July 3 (Bloomberg) -- Concern governments around the world are curtailing stimulus measures too soon spurred Barton Biggs to sell about half of his stock investments this week.
Biggs, whose Traxis Partners LLC gained 38 percent in 2009 when he bought equities after the Standard & Poor’s 500 Index fell to a 12-year low, sold most of his U.S. technology holdings, he told Bloomberg Television yesterday.
Signs the U.S. economy is weakening convinced Traxis to reverse course as the S&P 500 posted a weekly slump of 5 percent, bringing its loss since April 23 to 16 percent. Biggs, 77, said yesterday he cut bullish bets by about half since June 29, when they made up 70 percent of his fund.
“I can change my mind very quickly,” Biggs, who manages $1.4 billion, said in a telephone interview following the Bloomberg Television appearance. “I’m not wildly bearish, but I don’t want to have a lot of risk at this point. I just want to have less exposure at a time like this.”
The withdrawal of government stimulus, including the U.S. Senate’s vote against extending unemployment benefits on June 30, may turn a “soft patch” into a recession, he said. The second recession in three years isn’t inevitable should “rational politicians” take action to avert it, he said.
Stocks in the U.S. have fallen nine times in 10 days, including yesterday when data on jobs and factory orders added to concern the economic rebound is slowing. On Bloomberg Television, Biggs said “policy mistakes” could curb the U.S. expansion in gross domestic product that’s forecast by economists to be 3.2 percent in 2010.
Biggs said it would be a mistake to rein in government spending at a time when global economic growth is weakening. The largest economies should aim to cut deficits in half by 2013, the Group of 20 said in June 27 after a meeting in Toronto.
“The economic numbers are very disappointing,” Biggs said. “Maybe the politicians respond. I’m worried that we could have not just a soft patch but a double dip which lasts two or three quarters and where nominal GDP is only up 2 or 3 percent, and that’ll have a big effect on profits. I’m afraid the market goes down another 10 or 15 percent if that happens.”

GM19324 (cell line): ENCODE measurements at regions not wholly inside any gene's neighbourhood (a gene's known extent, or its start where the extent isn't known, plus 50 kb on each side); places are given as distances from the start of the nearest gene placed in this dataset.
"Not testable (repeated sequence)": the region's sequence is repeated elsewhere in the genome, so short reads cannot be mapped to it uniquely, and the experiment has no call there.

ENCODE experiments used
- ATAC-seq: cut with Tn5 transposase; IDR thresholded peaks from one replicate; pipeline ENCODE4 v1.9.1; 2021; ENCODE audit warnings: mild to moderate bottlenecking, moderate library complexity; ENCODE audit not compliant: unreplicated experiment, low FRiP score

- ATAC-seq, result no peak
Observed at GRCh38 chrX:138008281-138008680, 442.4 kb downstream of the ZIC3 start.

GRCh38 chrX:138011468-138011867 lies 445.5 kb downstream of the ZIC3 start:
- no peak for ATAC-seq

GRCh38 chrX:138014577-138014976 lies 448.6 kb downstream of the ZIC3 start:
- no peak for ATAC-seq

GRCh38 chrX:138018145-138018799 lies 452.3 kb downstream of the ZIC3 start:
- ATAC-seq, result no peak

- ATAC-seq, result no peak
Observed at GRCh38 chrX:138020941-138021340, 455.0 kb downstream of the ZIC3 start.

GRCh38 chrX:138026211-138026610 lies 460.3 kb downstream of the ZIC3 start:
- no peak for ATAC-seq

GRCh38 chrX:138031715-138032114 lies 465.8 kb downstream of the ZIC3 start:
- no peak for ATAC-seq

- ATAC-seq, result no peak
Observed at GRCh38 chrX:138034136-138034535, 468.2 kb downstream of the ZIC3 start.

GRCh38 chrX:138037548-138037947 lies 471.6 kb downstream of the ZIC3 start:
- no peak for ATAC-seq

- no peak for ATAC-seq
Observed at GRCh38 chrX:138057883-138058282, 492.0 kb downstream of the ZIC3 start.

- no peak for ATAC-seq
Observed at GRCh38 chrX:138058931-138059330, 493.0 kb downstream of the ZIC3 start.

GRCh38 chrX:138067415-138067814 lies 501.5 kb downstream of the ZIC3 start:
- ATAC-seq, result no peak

Biggs’s comments reflect the pressure on professional investors as the steepest rally since the Great Depression started to fizzle in April. Hedge funds lost an average of 2.6 percent in May, according to the HFRX Global Hedge Fund Index, as the European debt crisis triggered declines in stocks, the euro and commodities.
It was the biggest decline since November 2008, when hedge funds lost 3 percent following Lehman Brothers Holdings Inc.’s bankruptcy two months earlier. About $3.5 billion was withdrawn from hedge funds in April, according to TrimTabs Investment Research and BarclayHedge estimates.
“I sold stocks pretty aggressively in the U.S., and we had a lot in tech,” Biggs said, referring to this week. “I’ve taken basically all of it out in the U.S., and we had a broader exposure to consumer stocks and just, in general, I’ve reduced my net long position by about 30 or 40 percentage points.
He added: “I’m not putting my money into anything. I’m raising cash.”
Biggs, who earlier this week predicted S&P 500 companies would earn a combined $85 to $90 a share in 2010, now says profits may be as low as $70 to $75 if the economy slows. The low end of that range implies a price-earnings multiple of 14.6 for the S&P 500, compared with its historical average since 1954 using reported results of 16.4.
“I’m definitely not a seller,” Biggs told Bloomberg News on June 29. “All things considered, I’m going to stay where I am unless the market really comes down some more. Then I’d be inclined to be a buyer.”
Traxis was buying household-product suppliers, drugmakers and computer companies at the start of the year, speculating they would prove bargains as earnings surged, he said in a Dec. 29 interview with Bloomberg. In March, he said stocks remain cheap relative to forecasted earnings and predicted the global economic recovery would be “surprisingly strong.”
Biggs said yesterday stocks may still rise, comparing the current market to the end of the 1982 recession when the S&P 500 declined 13 percent. The advisory firm founded by Laszlo Birinyi published research on July 1 drawing the same comparison.
“This is what always happens at this stage of the cycle,” Biggs said on Bloomberg Television. “We are at exactly the same stage in the cycle as we were in 1982, using the exact kind of words: ‘The U.S. economy is collapsing, the world is collapsing, it’s the worst time since the Great Depression.’ Blah blah blah.”
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